Kenya’s environmental activists are welcoming U.S. support for a global pact to combat plastic pollution in the oceans. Meanwhile, a community-based initiative is doing its part by collecting and recycling plastic washed up on Kenya’s beaches, where people depend on tourism to make a living.
There are mountains of plastic waste on Kenya’s beaches in Watamu - visible evidence of ocean plastic pollution.
So twice a week, the project coordinator at the Watamu Marine Association, Julie Myra, leads teams that pick up the bags and bottles and other items that wash up from the ocean. They collect an average of five tons of litter per week.
“It is sorted to be able to identify the items that can be recycled from it such as plastic, glass and metals. For the metals, we sell them to the scrap dealers. For the plastic, we shred it. The hard plastic as well as the plastic water bottles. We shred those and sell. The money that we get from such sales, we pour it back into the project to be able to fund us to do more beach clean ups,” Myra said.
Plastic pollution is a huge problem affecting the marine environment. According to a report by the United Nations Environment Program, an estimated eight million tons of plastic is dumped into the oceans each year — 80% of it from uncollected land waste.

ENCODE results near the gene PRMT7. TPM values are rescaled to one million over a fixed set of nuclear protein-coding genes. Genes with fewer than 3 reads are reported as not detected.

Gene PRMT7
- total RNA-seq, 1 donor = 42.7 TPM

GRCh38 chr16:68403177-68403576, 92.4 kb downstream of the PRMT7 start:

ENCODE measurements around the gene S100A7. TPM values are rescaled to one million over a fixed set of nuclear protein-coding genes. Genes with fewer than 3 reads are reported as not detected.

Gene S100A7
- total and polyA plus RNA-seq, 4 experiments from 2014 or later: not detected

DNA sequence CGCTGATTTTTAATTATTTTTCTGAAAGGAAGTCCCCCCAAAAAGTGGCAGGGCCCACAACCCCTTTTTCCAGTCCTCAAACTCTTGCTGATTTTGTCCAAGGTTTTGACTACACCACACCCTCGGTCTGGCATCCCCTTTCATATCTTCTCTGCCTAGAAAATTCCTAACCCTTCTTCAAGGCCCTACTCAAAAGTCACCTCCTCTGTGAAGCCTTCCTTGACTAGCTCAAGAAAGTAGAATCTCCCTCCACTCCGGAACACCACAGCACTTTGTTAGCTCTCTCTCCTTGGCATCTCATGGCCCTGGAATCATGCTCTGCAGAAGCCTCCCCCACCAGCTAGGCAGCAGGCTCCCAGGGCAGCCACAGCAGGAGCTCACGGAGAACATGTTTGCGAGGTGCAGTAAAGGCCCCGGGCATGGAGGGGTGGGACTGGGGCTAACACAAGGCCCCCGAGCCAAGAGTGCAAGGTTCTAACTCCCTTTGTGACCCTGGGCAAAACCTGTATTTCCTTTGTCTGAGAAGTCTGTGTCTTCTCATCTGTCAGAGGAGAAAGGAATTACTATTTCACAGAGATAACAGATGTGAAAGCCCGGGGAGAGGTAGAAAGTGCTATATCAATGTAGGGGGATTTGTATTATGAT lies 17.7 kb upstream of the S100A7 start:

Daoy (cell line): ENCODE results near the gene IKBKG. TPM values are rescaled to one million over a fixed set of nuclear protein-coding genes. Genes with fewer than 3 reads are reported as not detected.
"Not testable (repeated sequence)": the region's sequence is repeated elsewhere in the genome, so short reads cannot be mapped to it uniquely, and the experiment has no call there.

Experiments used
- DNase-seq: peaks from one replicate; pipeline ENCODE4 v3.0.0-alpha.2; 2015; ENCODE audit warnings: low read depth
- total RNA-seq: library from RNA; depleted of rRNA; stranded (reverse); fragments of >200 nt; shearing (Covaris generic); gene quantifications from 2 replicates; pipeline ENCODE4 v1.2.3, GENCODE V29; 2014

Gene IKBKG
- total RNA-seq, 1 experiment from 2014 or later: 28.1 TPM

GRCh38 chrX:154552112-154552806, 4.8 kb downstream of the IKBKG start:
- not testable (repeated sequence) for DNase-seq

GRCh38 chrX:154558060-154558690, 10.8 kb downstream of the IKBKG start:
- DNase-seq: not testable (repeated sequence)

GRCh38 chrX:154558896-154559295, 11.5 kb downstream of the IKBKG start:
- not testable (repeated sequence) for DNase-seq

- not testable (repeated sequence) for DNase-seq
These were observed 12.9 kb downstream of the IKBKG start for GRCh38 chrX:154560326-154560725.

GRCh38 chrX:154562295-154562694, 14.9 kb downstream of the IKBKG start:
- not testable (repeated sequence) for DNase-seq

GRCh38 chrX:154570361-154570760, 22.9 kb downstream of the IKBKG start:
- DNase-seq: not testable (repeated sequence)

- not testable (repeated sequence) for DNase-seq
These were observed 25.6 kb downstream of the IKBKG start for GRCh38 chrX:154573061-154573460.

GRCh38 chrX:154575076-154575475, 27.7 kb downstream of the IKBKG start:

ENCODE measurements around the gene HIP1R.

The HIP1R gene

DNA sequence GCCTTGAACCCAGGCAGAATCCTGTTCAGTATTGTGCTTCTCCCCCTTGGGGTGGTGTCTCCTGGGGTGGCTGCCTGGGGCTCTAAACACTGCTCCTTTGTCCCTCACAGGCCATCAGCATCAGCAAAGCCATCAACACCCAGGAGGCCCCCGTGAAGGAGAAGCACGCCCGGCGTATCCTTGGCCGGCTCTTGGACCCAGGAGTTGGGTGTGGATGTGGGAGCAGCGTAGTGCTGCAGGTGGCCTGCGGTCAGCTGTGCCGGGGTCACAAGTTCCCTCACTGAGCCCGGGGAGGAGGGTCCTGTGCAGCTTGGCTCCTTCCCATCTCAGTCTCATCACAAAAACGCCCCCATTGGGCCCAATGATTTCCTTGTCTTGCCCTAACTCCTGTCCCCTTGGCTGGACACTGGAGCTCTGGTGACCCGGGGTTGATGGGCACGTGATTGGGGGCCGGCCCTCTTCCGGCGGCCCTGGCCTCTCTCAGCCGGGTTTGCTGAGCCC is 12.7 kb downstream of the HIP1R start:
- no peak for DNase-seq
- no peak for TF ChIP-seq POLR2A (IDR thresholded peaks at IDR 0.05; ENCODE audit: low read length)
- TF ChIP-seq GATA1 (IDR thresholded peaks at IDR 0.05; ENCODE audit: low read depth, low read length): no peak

The impact of this along Kenya’s coastal areas like Watamu is critical because the region relies heavily on tourism for income, says Myra. “If the tourists don’t want to visit a dirty beach, that means that the livelihoods of those local community members have been threatened as well as the business for the tourism industry.”
Visiting Nairobi recently, ahead of the resumed session of the fifth United Nations Environment Assembly, U.S. Secretary of State Antony Blinken announced America’s support for a new global agreement to combat ocean plastic pollution.
“Our goal is to create a tool that we can use to protect our oceans and all the life that they sustain, from growing global harms of plastic pollution. It’s crucial that the agreement call on countries to develop and enforce strong national action plans to address this problem at its source,” Blinken said.
Environmentalists have welcomed U.S. support and urged other big plastic producers like China to join the negotiations.
Erastus Ooko, spokesperson for plastics at Greenpeace Africa says “the U.S. is one of the biggest polluters and also producers of plastic. And them coming on board in this shows a sign of leadership and them having not to lead just in terms of pollution and production, but also in terms of also joining in the solution, is quite significant. And we will be following keenly to see how they can be able to also cut off that type of plastic production from their end so that we don’t have more plastic into the environment. Maybe we will also see China getting to join in the same and other countries getting to support these negotiations.”
In the meantime, Myra and her group at the Watamu Marine Association will continue picking up trash, fighting the battle to keep Kenya’s beaches clean.